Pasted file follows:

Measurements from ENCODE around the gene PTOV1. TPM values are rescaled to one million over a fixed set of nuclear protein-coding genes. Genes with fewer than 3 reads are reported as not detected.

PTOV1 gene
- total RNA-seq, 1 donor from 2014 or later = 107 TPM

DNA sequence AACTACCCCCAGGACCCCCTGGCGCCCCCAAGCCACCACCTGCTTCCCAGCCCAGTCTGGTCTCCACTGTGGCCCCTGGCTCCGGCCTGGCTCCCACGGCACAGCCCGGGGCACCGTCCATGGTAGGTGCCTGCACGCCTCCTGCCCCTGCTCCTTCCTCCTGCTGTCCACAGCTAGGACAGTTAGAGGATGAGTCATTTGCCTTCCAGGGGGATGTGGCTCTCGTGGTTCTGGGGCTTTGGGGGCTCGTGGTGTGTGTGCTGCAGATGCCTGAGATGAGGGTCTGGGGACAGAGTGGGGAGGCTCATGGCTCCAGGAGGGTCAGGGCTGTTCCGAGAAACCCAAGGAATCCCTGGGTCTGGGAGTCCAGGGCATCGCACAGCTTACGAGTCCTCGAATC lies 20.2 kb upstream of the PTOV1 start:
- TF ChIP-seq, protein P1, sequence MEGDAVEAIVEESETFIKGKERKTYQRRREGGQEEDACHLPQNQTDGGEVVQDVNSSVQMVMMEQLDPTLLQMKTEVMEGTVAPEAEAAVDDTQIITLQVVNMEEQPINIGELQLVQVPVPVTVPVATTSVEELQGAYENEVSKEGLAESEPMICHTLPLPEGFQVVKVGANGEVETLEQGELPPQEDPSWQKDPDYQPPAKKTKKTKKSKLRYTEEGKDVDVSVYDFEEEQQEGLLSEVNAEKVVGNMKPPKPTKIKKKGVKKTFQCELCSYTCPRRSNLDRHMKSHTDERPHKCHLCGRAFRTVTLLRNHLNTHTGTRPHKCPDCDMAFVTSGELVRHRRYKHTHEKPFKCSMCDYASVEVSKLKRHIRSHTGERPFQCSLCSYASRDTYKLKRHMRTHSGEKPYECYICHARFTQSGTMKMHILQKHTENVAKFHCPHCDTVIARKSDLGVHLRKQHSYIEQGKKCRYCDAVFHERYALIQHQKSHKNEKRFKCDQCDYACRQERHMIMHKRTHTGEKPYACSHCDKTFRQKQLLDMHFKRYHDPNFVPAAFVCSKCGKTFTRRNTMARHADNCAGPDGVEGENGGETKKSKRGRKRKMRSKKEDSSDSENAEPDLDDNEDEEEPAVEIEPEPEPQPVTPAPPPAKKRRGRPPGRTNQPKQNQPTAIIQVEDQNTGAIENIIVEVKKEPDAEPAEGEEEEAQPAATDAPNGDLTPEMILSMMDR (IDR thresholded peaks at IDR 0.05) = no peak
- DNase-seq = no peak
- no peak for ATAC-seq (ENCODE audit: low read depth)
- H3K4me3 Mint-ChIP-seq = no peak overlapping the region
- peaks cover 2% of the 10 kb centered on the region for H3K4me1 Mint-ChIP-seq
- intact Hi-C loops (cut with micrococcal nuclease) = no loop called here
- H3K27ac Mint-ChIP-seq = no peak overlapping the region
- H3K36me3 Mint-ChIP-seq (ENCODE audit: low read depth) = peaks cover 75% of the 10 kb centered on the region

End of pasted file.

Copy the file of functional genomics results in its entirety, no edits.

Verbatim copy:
Measurements from ENCODE around the gene PTOV1. TPM values are rescaled to one million over a fixed set of nuclear protein-coding genes. Genes with fewer than 3 reads are reported as not detected.

PTOV1 gene
- total RNA-seq, 1 donor from 2014 or later = 107 TPM

DNA sequence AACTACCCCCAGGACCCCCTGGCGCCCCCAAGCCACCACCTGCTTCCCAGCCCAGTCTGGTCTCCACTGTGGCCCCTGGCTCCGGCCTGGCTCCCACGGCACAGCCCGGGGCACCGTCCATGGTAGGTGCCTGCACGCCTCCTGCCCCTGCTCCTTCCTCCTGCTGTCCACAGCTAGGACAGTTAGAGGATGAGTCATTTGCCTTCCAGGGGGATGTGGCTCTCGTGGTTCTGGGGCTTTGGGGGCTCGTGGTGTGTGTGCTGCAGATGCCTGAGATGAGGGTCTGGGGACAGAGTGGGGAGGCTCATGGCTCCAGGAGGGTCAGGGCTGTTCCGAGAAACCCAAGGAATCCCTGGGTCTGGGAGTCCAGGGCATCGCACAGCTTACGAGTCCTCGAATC lies 20.2 kb upstream of the PTOV1 start:
- TF ChIP-seq, protein P1, sequence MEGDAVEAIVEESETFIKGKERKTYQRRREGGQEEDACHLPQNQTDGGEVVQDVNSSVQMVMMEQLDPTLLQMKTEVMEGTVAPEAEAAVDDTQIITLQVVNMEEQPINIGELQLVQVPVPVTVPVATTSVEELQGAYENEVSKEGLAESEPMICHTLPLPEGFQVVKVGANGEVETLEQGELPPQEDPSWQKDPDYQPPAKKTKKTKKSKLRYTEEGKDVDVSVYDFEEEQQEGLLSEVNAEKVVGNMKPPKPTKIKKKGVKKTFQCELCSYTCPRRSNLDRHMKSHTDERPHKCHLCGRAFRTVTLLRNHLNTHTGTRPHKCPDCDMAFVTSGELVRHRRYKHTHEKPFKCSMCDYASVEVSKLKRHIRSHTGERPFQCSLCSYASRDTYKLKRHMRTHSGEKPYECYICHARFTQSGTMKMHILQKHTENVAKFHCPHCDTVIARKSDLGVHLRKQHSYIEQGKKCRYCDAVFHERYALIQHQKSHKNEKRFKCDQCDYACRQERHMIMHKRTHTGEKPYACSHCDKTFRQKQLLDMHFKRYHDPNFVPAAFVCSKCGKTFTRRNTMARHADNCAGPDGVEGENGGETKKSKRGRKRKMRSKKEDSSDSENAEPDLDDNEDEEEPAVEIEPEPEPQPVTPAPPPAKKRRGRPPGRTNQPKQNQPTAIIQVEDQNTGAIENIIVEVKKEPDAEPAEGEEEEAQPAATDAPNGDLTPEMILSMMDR (IDR thresholded peaks at IDR 0.05) = no peak
- DNase-seq = no peak
- no peak for ATAC-seq (ENCODE audit: low read depth)
- H3K4me3 Mint-ChIP-seq = no peak overlapping the region
- peaks cover 2% of the 10 kb centered on the region for H3K4me1 Mint-ChIP-seq
- intact Hi-C loops (cut with micrococcal nuclease) = no loop called here
- H3K27ac Mint-ChIP-seq = no peak overlapping the region
- H3K36me3 Mint-ChIP-seq (ENCODE audit: low read depth) = peaks cover 75% of the 10 kb centered on the region